Rutgers University scientists discover new way to enhance corn's nutritional value


Scientists at the Rutgers University-New Brunswick have discovered an E coli bacterial gene, which, when inserted into the corn plant’s genome, enhances the nutritional value of the commodity crop.

The discovery is also expected to minimise food production costs and animal feed by increasing nutrient content in corn products.

According to the study conducted by the scientists, inserting an E coli bacterial gene results in the production of the key nutrient called methionine.

Methionine is one of the nine essential amino acids that humans need for growth, tissue repair, improvement of skin and hair tone, as well as the flexibility and strengthening of nails, according to the National Center for Biotechnology Information.

Generally found in meat, the nutrient contains sulphur, which protects cells from pollutants, slows cell ageing, and helps in absorbing selenium and zinc.

Department of Plant Biology in the School of Environmental and Biological Sciences professor and study co-author Thomas Leustek said: “We improved the nutritional value of corn, the largest commodity crop grown on Earth.

“Most corn is used for animal feed, but it lacks methionine - a key amino acid - and we found an effective way to add it.”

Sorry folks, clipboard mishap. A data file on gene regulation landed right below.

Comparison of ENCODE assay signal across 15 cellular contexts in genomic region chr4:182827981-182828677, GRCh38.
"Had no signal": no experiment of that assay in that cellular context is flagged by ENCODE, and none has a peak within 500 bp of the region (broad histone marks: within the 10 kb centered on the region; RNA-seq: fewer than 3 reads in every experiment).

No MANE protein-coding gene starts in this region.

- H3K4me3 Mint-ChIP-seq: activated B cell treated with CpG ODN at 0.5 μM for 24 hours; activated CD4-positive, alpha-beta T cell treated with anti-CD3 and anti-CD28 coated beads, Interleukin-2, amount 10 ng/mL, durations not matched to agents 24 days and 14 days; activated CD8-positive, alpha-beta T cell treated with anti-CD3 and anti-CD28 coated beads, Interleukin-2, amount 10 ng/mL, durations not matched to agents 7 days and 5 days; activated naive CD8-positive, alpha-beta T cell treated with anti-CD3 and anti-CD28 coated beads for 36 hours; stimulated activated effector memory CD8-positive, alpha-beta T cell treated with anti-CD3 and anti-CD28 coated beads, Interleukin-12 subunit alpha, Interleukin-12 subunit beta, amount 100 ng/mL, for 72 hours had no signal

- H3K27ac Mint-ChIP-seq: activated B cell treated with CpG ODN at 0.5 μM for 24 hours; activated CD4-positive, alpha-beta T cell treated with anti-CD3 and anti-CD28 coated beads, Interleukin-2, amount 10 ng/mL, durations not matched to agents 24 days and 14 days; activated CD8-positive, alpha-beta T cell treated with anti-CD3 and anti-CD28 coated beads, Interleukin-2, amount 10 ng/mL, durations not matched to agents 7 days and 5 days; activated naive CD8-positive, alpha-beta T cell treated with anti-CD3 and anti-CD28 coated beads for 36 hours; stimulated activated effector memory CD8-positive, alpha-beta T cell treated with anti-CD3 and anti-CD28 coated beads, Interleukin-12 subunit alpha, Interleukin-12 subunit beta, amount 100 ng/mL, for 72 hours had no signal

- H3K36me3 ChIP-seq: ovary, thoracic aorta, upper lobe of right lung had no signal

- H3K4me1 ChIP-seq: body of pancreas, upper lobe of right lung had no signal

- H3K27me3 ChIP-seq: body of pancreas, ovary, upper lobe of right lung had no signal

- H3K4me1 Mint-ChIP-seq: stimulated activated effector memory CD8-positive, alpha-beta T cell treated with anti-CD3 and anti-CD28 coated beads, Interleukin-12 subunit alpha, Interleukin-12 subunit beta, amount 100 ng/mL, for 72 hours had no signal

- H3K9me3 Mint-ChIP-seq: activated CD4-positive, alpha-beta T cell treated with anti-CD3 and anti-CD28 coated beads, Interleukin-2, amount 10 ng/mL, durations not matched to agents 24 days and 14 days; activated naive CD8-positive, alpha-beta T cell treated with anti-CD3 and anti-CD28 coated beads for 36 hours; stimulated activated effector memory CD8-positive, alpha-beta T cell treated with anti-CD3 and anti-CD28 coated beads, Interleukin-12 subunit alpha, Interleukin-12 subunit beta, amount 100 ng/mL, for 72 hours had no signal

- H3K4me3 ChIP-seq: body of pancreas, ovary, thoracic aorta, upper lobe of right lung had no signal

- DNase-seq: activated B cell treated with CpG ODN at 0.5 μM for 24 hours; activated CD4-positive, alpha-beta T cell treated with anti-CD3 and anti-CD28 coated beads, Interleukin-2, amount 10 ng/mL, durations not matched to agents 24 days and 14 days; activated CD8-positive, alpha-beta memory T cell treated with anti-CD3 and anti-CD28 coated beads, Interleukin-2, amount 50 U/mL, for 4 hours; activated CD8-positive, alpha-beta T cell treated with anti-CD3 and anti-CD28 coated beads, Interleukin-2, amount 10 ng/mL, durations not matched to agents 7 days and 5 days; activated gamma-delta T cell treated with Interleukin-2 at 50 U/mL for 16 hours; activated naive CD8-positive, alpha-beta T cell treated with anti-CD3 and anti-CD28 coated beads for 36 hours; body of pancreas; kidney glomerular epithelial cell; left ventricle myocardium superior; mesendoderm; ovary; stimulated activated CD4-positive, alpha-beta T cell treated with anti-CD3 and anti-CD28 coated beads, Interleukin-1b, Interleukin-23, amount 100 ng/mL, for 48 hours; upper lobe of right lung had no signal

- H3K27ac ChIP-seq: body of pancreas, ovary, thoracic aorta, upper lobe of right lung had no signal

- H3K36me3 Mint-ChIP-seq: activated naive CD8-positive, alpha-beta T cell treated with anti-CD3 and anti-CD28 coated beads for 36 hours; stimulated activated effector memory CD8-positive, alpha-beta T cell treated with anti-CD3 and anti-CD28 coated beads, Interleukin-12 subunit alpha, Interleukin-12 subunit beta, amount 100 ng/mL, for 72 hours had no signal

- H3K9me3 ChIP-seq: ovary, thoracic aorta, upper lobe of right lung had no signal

"Rutgers scientists explained that the new discovery could help people living in South America and Africa who depend on corn as a staple."

Rutgers scientists explained that the new discovery could help people living in South America and Africa who depend on corn as a staple.

The new discovery could also significantly reduce worldwide animal feed costs. Synthetic methionine is currently added to field corn seed each year and is worth several billion dollars.

Messing further added: “It is a costly, energy-consuming process. Methionine is added because animals won’t grow without it.

"In many developing countries where corn is a staple, methionine is also important for people, especially children. It’s vital nutrition, like a vitamin.”


Image: A field of corn, the world's largest commodity crop. Photo: courtesy of Nasa.